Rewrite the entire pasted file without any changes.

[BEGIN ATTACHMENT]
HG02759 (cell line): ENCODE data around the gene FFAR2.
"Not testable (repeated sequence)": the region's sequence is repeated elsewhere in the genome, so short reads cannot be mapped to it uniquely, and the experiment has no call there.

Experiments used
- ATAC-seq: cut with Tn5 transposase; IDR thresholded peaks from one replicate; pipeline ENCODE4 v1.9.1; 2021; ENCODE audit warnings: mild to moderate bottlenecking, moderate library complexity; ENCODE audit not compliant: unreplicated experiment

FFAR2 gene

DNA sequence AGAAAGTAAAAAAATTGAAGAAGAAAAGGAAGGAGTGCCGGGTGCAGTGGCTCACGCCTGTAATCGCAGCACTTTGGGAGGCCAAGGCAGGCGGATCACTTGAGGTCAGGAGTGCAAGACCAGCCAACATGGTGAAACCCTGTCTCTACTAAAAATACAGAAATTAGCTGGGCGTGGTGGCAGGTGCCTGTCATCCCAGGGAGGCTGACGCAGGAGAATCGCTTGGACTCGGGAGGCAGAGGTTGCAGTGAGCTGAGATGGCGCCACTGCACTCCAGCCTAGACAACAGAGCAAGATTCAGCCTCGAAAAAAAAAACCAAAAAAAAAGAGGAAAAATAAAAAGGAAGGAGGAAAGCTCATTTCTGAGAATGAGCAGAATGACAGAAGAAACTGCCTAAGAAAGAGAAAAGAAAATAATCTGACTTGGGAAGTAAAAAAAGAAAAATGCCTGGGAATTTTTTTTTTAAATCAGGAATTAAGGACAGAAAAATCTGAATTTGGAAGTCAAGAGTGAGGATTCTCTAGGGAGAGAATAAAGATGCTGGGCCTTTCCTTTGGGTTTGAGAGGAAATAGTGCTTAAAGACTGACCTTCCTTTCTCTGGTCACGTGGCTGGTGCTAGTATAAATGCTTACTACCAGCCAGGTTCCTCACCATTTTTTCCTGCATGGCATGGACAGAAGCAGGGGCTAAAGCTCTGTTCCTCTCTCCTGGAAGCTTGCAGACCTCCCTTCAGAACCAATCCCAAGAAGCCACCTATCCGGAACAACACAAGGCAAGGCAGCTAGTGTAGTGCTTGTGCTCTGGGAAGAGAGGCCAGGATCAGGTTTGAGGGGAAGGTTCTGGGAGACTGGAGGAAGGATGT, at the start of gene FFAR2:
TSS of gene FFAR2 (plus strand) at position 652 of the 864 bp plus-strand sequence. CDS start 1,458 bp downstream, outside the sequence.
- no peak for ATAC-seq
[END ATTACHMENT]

HG02759 (cell line): ENCODE data around the gene FFAR2.
"Not testable (repeated sequence)": the region's sequence is repeated elsewhere in the genome, so short reads cannot be mapped to it uniquely, and the experiment has no call there.

Experiments used
- ATAC-seq: cut with Tn5 transposase; IDR thresholded peaks from one replicate; pipeline ENCODE4 v1.9.1; 2021; ENCODE audit warnings: mild to moderate bottlenecking, moderate library complexity; ENCODE audit not compliant: unreplicated experiment

FFAR2 gene

DNA sequence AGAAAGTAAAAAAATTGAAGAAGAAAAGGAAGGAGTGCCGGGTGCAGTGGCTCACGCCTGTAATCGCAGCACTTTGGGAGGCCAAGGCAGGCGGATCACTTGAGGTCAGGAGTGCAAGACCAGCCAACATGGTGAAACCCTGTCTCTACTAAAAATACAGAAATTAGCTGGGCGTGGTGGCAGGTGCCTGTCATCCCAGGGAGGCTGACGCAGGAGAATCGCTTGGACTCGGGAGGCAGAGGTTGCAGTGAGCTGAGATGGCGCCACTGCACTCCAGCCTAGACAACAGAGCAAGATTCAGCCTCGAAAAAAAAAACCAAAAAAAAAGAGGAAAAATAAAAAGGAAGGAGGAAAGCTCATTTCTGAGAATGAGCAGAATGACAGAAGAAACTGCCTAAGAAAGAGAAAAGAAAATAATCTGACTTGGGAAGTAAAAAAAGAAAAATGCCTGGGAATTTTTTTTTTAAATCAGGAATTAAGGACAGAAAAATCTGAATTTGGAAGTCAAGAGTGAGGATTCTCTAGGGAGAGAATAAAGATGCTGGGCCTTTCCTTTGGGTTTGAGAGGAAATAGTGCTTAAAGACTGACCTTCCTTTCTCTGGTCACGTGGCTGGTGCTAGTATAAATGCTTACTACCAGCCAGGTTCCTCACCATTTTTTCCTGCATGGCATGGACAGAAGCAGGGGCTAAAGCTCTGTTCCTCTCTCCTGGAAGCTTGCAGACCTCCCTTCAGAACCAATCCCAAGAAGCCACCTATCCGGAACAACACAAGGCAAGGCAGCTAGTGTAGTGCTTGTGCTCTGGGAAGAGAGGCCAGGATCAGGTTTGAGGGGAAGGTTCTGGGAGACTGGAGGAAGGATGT, at the start of gene FFAR2:
TSS of gene FFAR2 (plus strand) at position 652 of the 864 bp plus-strand sequence. CDS start 1,458 bp downstream, outside the sequence.
- no peak for ATAC-seq